I am literally looking over the white cliffs of Dover!
We departed our little bed and breakfast accommodation at Courcelles au Bois in France early on October 4, 2013 and proceeded once again through the rich, green farmland which had seen the horrors of the Great War and a bit of the Second World War.
Courcelles au Bois was a small village of barely more than a one hundred people and our accommodation was a lovely little place, admirably administered by a bubbly French hostess called Christine.
One of the reasons I had chosen to stay at this particular place was the fact that Christine advertised that she spoke fluent English and that certainly turned out to be the case which made life easier for us despite the village being a little out of the way.
Christine was a very talkative lady, living with her family and pets in quite a big compound which included a large barn or outhouse, converted into a two story accommodation unit, complete with kitchen and several guest rooms. We were the only people staying on the two nights we were there which suited us just fine.
It transpired that Christine's mother had married an Englishman and she had spent a bit of her youth going to school in her stepfather's homeland so her English was very good. She regaled us with the story of her life and revealed her disdain for her French brethren living in Paris who she regarded as rude and arrogant!
She seemed quite sad to see us go. Perhaps there had not been many patrons take advantage of her hospitality for a while and I'm sure we could have stayed a few more days if we so desired. Unfortunately our ferry awaited us in Calais.
I had been led to believe that northern France was dull and bland but as we made our way along the narrow country back roads, through lanes and towns which had seen masses of men and machinery pass through in the centuries gone by and been devastated by the obscenity of war on multiple occasions, I found myself feeling sorry to be leaving.
The lush countryside and and shallow valleys beneath the rolling hills which were trudged over and fought for by hundreds of thousands of men in battle a century ago had captured me and my imagination. I hope to visit again some day.
I was recently reading a book about the Battle of Pozieres and it noted the letters and diaries of many Australian soldiers contained passages of admiration for the countryside and a particularly mournful attitude which bemoaned the fact that such beautiful farmland was being destroyed by shot and shell.
It seemed that many Australians found the countryside reminded of them of home and I felt the same thing happening to me. I'm not sure why. The verdant ground of northern France is far more fertile than most in Australia but something of it reminded them, and me, of our home Down Under. Many of them never saw Australia again.
We soon reached the Albert-Bapaume Road, passing by the bloodstained field of Moquet Farm. The farmhouse which had been destroyed by the fighting is now rebuilt, shiny and new and was glowing in the autumn sun, the tragedy befalling a young nation on the slopes on which she stands but a memory as the farmer went about his daily business. The shadow army of phantoms haunting his land is of no concern to him.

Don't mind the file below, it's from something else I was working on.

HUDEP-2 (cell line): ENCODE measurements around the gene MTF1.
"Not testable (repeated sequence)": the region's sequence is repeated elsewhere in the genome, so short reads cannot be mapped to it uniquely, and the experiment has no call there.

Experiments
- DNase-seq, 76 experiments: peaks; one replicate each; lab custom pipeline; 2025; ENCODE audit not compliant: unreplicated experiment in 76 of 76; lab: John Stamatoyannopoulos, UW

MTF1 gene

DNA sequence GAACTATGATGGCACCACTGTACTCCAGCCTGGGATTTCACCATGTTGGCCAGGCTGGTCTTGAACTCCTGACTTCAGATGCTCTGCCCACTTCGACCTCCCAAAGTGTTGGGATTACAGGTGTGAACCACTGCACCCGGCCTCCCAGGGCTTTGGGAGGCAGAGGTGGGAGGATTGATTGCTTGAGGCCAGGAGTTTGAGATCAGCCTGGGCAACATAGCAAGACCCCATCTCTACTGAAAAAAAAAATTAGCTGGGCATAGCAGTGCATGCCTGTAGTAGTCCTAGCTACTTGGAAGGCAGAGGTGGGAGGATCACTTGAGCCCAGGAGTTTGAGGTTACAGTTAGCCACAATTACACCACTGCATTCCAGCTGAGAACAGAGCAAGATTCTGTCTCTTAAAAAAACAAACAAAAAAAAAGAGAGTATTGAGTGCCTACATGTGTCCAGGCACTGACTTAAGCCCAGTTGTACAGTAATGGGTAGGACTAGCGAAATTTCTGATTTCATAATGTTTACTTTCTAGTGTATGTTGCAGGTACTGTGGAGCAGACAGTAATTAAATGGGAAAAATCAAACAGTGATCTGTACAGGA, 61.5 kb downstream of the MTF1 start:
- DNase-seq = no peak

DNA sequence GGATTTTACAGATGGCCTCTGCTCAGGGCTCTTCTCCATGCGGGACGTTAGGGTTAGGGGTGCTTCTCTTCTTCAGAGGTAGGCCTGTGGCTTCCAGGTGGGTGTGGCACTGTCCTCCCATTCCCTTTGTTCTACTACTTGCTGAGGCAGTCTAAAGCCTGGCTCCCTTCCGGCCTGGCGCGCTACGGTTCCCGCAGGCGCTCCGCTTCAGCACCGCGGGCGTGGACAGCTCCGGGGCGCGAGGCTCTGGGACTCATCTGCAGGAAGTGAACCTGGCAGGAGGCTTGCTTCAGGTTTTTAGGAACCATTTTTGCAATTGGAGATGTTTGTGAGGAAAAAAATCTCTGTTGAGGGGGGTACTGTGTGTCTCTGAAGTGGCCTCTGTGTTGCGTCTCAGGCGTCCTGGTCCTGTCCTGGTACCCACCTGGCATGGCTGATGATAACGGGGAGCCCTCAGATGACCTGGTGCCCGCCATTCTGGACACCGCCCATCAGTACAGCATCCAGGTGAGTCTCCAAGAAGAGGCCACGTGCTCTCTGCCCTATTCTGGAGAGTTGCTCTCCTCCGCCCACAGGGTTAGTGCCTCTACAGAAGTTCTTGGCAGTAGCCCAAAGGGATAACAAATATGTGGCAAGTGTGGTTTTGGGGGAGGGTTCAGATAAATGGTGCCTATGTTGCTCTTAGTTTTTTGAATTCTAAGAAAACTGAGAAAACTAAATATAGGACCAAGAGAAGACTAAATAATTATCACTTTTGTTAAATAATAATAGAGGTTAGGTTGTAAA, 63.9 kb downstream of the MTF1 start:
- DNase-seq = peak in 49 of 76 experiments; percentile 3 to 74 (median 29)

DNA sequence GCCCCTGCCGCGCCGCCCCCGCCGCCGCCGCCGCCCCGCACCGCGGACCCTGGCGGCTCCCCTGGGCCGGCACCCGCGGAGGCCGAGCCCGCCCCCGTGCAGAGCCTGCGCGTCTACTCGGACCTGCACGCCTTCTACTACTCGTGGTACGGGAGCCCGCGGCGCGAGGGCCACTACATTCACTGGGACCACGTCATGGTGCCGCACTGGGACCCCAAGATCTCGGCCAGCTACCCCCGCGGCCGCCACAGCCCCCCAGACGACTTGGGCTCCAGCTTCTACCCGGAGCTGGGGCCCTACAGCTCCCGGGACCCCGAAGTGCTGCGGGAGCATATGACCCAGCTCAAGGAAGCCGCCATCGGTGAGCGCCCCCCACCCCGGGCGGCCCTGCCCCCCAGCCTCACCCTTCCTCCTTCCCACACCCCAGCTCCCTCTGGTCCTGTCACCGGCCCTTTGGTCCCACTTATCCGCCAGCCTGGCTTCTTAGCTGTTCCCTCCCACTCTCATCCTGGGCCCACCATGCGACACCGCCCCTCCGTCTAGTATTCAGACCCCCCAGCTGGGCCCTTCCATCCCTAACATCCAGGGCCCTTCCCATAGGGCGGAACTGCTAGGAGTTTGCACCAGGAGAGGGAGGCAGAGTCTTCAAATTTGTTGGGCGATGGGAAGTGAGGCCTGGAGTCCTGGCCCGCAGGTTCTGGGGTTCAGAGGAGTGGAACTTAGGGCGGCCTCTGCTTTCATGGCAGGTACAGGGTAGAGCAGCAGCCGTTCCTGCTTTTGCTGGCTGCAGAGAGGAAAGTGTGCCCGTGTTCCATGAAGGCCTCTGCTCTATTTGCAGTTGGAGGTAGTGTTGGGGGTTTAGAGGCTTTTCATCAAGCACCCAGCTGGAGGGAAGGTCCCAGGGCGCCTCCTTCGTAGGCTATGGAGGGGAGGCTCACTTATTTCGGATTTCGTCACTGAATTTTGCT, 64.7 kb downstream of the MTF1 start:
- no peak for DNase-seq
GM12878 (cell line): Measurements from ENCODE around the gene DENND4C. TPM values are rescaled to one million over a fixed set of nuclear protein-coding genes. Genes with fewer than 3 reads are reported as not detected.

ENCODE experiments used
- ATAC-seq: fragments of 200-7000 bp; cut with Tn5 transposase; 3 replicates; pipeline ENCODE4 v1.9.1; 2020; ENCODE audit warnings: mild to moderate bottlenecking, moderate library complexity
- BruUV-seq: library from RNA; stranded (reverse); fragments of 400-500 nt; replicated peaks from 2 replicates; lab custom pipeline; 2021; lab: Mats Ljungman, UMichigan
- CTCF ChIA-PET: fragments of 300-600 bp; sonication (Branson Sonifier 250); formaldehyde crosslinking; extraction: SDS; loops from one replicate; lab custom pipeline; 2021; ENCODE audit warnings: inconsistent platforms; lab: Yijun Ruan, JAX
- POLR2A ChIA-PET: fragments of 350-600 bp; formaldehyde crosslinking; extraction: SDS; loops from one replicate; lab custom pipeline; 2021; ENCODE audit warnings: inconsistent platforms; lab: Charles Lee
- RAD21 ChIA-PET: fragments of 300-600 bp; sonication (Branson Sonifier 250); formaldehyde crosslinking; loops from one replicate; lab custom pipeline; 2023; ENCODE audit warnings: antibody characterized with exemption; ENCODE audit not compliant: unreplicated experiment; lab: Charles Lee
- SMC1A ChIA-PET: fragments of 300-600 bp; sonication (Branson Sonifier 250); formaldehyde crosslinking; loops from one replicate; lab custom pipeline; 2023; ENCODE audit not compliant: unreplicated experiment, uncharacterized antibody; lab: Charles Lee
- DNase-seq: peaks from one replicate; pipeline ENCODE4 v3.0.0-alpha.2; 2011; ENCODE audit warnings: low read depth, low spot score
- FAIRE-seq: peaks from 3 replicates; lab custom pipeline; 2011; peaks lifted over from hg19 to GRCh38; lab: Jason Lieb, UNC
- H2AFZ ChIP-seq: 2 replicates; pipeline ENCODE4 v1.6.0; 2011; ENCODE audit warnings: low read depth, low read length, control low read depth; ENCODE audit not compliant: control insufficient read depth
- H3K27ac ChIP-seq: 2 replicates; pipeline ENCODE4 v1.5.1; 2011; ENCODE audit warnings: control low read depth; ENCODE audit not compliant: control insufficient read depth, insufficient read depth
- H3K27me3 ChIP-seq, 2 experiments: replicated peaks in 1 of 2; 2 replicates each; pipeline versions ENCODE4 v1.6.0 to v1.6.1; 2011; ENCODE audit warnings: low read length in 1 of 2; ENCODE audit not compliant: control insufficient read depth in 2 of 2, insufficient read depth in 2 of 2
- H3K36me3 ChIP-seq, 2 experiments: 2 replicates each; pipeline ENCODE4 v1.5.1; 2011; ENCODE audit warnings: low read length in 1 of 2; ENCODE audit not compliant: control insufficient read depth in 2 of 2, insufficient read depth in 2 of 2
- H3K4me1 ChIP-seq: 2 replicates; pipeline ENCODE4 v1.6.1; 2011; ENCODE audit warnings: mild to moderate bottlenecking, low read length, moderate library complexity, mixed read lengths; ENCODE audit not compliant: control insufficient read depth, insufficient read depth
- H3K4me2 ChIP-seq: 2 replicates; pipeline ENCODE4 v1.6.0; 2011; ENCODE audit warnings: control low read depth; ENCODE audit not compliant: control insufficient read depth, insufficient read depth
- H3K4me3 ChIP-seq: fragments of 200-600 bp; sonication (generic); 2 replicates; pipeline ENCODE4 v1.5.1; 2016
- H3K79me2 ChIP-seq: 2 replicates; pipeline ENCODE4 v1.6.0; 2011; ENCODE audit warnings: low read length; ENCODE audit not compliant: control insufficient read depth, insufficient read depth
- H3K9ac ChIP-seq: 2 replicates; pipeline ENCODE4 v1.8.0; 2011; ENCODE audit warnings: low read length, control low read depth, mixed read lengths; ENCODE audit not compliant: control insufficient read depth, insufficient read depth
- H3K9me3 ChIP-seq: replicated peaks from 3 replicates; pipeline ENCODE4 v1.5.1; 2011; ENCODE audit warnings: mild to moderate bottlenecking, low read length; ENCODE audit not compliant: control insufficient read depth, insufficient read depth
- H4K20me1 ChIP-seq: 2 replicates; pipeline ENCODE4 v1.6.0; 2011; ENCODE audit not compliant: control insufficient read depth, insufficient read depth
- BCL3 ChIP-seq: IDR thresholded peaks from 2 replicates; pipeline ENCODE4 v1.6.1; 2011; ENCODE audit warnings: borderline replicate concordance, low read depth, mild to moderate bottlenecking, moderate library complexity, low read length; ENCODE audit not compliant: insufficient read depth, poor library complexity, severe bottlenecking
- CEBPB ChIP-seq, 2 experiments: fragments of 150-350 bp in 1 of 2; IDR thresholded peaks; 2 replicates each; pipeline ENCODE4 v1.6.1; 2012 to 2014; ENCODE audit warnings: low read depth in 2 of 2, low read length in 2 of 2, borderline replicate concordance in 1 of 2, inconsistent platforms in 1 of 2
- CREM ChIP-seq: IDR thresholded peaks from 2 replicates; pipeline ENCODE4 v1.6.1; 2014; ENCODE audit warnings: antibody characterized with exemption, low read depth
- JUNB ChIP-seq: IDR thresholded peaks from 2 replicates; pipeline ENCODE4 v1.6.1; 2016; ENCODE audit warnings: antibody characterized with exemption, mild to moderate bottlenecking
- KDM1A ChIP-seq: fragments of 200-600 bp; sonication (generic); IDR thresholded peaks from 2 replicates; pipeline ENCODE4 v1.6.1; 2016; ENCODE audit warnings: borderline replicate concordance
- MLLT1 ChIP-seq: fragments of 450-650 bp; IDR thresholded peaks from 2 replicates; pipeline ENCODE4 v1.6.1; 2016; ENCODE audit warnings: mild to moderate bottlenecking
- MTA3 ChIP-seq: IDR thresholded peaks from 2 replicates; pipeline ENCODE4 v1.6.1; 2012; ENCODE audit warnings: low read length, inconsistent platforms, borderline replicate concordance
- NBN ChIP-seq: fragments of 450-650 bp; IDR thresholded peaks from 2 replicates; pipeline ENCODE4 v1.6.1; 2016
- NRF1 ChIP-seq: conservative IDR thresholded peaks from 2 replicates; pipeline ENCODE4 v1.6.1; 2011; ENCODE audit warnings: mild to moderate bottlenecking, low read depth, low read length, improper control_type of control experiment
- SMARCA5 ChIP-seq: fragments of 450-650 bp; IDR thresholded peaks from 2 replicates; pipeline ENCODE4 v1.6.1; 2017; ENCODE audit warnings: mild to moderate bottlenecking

We turned onto the main road at Pozieres, leaving behind the myth and legend established by our countrymen a century ago, past the windmill for which so much blood was spilt and onward to the motorway junction at Bapaume.
Just before we reached Bapaume, the village of Grevillers came into view to our left and the white headstones of the British Cemetery stood out in the salubrious surroundings in which it lay and Linda asked me if I would like to visit the last resting place of my Great Uncle once more before we were gone, possibly forever.
I declined. Why, I don't know and I immediately regretted it. I guess I felt there was no more I could do for him but a wave of guilt at leaving him behind swept over me and I found myself once more on the verge of tears. Rest in peace dear boy. Till we meet again.
We swept along the motorway, past Arras and Lille and Messines and Hazebrouck, all made famous by the battles which took place in these surrounds. Before us lay Calais, our destination, notable in her own right, baptized in history with a unique story all of her own.
Anyone who has read anything about the Hundred Years War between France and England in the fourteenth and fifteenth centuries will know that Calais was an English bastion for many years, guarded jealously by the Kings of England who ruled over her. Walled off from the rest of France she provided shelter and safety for many English armies returning from campaigns in the French countryside.
Alas, Calais was a disappointment, her legendary historic status failing her badly when touched by reality.
Built on sandflats it is predominately a major point of entry to France and departure for England. There appears to be no visible remains of the English presence in the middle ages and perhaps the French like it that way?
We made our way into town to fill our hire car with petrol stopping briefly at a tourist information centre for directions. The town was busy, badly signposted and run down but we managed to find a petrol station and I, despite not being able to communicate with the console operator, managed to fill my car and pay with a debit card without any complication interrupting.
Perhaps I am being harsh on Calais. A fleeting visit before taking ship to England is hardly making the city ripe for authentic recommendation. Perhaps a longer sojourn next time should be made?
We were soon back at the ferry terminal, safely on board our ship which quickly, easily and smoothly cast off and began her trip across the famous English Channel. The white cliffs of Dover awaited us.
But, more of that next time.
Have a nice day.